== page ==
The actions of a few do not mean the charity sector is rotten

I blogged yesterday about what I perceive to be a growing neo-liberal attack on the charity sector. Then I read an article by Michael White on the Guardian Society blog calling for increased charity regulation, reform of Britain’s ‘ramshackle charity laws’, ‘mergers of tiny bodies’ and a cull of charities, among other things.

Clearly it is not just libertarians that believe something is rotten in the charity sector.

There are of course legitimate questions arising from the recent collapse of Kids Company and before that the expose of some very unethical practice going on in big charity fundraising. But it’s worth bearing a few things in mind as we seek answers to the important questions surrounding these events:

There are hundreds of thousands of charities and smaller community groups that do amazing work supporting the vulnerable and most marginalised in society. They do so, in the main, because of state or market failure – picking up the pieces of an inability or unwillingness of others to help those in need.

The vast majority of these are small, local organisations that operate on a shoestring – with turnover below £20,000 – and are run by volunteers who give their time freely to help others. They are not – despite the sweeping generalisations of commentators – awash with lavishly paid executives or frittering buckets of taxpayers’ cash. They are delivering essential support to those in need for a pittance. Having supported grass roots community groups for 20 years – much of it as a grant maker – I can say with some confidence that you would be hard pressed to find a better example of value for money than in Britain’s community sector.

The questionable practices of a tiny number of large high profile charities should not be allowed to taint the entire voluntary and community sector.

Next let’s take the issue of mergers and consolidation. Since 2010 there have been huge pressures on the not for profit sector which was the first place many public bodies looked to cut their budgets in the face of central government austerity measures. That resulted in numerous closures, mergers – where they made sense, though shotgun weddings are generally a bad place to start – strategic alliances and consolidation. I myself saw the start of a slow and painful decline of the organisation I was running, Urban Forum, which was wound up last year.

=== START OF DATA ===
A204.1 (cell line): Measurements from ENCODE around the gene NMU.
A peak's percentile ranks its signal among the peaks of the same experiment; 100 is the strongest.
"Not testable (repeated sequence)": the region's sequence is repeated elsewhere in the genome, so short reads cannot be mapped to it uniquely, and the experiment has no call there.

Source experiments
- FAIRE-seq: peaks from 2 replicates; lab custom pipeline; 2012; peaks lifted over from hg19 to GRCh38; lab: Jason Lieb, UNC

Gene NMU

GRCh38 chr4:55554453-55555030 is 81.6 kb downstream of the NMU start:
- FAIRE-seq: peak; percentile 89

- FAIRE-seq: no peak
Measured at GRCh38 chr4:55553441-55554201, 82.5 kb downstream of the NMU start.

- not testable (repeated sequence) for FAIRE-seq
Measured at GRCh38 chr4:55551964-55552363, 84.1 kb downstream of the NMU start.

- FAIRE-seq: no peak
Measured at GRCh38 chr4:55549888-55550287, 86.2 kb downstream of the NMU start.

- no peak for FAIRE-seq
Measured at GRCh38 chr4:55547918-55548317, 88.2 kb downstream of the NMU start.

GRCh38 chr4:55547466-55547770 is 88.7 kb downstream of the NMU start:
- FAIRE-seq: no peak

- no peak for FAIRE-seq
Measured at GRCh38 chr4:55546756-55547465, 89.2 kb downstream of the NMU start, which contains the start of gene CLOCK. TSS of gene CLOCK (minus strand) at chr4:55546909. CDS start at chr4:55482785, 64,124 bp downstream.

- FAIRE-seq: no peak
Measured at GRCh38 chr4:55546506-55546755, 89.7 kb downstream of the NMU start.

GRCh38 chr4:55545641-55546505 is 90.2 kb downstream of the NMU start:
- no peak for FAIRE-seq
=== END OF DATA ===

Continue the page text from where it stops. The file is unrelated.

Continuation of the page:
The diversity of Britain’s not for profit sector is something that is rightly admired by the rest of the world. The US may have its culture of philanthropy – and UK efforts to replicate it have had only modest success – but that has developed in the absence of a welfare state and social inequality that anyone concerned with social justice would find abhorrent. We have a vast array of small, local community groups and charities that reflects the complex social mix which makes Britain great.

Should it really matter if a group running on a few thousand pounds in one neighbourhood is doing similar work to another group in another neighbourhood? Whatever their similarities they are also doing something different – and that is working in their own neighbourhood for their own community.

In fact I think one of the lessons to be learned from Kids Company is that the desirability of growth and expansion – a mantra that has sadly been appropriated from the private sector – can have disastrous consequences. Expanding from their South London base to Bristol and Liverpool increased the charity’s exposure to risks, but it also ran the risk of disconnecting the organisation from its beneficiaries. Any perception that small local groups are inefficiently duplicating services and support disregards the added value that a connection with a place brings. Merger should be approached with extreme caution.

A lack of transparency over how charities raise and spend their money that some have complained of is underpinned by one of the most heavily regulated statutory frameworks we have in this country. Charities are required not just to comply with company law but also with a separate, additional set of regulations set out by the charity commission. The Charity SORP (Statement of Recommended Practice) sets out very precisely how charities must report on their financial activity – and places a very high administrative burden on charities. I remember some years ago the Treasurer of the charity I ran, who was an experienced insolvency practitioner at a very large accountancy firm, expressed amazement at what was required – saying it was ‘more work than a million pound company’. If it’s not working for people then it should be changed, but don’t blame the charities that are already complying with some of the strictest regulation any corporate bodies face.

There is a need for proportionality in regulation – and this already happens to an extent with a threshold for increased statutory reporting of financial accounts. However, if there is an argument for greater regulation and administrative burden being placed on charities (and I remain unconvinced) then it should be highly targeted.

Sweeping generalisations attacking the charity sector do not help the poorest and most vulnerable that rely on their support.

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